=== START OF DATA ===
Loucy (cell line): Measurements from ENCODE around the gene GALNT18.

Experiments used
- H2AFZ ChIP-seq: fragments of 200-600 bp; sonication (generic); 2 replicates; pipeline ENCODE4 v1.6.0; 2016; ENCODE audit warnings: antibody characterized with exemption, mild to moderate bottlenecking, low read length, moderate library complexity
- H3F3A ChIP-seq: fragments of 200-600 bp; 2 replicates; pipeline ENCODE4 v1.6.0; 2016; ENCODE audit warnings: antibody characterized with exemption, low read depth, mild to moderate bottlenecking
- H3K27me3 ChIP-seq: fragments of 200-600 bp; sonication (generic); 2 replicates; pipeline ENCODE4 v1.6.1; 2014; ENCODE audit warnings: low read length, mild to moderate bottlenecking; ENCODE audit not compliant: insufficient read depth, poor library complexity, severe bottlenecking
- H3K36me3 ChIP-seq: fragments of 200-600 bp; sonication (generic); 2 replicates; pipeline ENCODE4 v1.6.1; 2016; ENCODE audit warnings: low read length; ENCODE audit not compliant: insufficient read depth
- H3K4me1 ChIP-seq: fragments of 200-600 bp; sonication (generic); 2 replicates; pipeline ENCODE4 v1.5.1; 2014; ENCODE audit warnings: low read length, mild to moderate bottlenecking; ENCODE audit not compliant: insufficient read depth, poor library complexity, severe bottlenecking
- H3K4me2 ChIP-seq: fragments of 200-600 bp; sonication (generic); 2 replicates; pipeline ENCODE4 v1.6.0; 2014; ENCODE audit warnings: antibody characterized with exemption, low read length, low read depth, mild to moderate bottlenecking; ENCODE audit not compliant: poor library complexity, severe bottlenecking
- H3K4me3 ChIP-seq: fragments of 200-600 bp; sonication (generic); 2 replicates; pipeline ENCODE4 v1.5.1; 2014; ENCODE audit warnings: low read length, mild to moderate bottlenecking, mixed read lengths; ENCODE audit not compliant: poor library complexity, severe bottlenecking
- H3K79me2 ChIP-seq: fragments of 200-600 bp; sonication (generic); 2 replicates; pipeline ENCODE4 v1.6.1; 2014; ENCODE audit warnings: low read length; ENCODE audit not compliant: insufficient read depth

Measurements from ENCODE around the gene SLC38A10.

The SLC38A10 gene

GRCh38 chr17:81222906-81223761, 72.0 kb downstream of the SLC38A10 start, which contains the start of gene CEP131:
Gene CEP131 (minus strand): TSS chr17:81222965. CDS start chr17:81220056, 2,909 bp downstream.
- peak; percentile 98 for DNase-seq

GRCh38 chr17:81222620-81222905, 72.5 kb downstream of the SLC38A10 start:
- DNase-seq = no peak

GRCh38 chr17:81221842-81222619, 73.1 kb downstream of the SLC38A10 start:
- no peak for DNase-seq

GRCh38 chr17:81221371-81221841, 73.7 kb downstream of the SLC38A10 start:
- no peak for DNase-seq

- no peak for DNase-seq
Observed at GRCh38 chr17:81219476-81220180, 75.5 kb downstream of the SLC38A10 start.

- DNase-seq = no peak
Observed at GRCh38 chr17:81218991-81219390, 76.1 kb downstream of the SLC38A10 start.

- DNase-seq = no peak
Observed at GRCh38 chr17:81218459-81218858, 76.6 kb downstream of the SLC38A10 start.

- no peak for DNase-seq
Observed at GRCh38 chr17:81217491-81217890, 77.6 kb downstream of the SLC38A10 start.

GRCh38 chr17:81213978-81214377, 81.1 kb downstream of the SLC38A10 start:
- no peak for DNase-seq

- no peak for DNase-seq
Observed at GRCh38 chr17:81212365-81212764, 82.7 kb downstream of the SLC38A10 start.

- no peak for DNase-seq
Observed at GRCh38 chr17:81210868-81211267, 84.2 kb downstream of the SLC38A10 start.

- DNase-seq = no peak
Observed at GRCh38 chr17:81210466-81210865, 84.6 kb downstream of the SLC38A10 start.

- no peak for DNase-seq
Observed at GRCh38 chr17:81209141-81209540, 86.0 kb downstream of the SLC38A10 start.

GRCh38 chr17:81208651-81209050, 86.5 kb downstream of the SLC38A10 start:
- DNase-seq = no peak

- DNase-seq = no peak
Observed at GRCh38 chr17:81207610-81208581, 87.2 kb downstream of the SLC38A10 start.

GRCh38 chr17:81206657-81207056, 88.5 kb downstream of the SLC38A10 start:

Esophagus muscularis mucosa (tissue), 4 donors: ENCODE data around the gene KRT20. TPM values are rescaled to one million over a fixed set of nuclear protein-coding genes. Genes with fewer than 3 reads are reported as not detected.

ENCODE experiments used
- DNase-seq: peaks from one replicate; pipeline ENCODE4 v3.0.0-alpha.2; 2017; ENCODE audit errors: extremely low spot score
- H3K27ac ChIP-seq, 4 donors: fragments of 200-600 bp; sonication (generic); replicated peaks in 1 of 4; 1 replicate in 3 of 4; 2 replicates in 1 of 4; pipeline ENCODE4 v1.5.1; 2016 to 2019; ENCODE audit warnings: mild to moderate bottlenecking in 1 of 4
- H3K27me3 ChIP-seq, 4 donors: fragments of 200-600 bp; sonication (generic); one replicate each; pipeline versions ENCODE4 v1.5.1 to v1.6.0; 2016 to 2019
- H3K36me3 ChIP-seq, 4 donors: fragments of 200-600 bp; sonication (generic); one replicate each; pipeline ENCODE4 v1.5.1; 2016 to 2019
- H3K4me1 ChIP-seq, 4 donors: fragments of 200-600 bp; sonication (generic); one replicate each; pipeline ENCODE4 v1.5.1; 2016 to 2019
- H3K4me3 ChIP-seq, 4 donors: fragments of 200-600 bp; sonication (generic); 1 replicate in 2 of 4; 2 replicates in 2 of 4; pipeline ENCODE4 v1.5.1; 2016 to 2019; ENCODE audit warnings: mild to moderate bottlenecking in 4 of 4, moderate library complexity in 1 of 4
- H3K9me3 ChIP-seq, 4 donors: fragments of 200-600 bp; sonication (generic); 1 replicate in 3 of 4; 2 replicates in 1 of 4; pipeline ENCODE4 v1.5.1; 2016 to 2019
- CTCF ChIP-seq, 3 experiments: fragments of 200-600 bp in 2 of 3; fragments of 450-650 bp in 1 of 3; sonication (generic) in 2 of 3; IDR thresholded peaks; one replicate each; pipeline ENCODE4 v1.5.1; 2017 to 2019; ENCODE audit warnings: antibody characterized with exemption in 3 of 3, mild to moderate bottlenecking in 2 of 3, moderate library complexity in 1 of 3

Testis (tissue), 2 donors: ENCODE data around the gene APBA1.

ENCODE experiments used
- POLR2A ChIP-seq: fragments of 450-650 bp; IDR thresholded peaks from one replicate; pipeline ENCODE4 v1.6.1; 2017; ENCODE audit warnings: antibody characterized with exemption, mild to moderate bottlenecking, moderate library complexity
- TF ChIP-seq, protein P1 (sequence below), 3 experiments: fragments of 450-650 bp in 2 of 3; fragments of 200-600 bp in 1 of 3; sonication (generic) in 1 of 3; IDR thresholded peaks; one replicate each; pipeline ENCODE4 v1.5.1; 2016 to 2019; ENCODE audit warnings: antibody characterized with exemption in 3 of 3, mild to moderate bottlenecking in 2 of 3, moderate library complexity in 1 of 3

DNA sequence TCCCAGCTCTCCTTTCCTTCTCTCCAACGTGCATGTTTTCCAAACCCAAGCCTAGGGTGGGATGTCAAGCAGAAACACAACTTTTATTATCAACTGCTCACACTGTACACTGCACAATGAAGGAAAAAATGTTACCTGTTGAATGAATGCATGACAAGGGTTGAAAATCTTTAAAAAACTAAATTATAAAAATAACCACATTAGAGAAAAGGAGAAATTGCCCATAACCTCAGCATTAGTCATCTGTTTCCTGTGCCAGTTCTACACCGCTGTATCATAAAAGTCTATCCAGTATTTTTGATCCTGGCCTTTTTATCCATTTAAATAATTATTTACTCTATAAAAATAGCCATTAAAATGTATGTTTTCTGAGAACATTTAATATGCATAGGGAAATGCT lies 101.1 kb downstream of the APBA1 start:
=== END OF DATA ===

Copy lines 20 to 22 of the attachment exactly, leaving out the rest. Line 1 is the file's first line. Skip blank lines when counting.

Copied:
GRCh38 chr17:81221371-81221841, 73.7 kb downstream of the SLC38A10 start:
- no peak for DNase-seq

- no peak for DNase-seq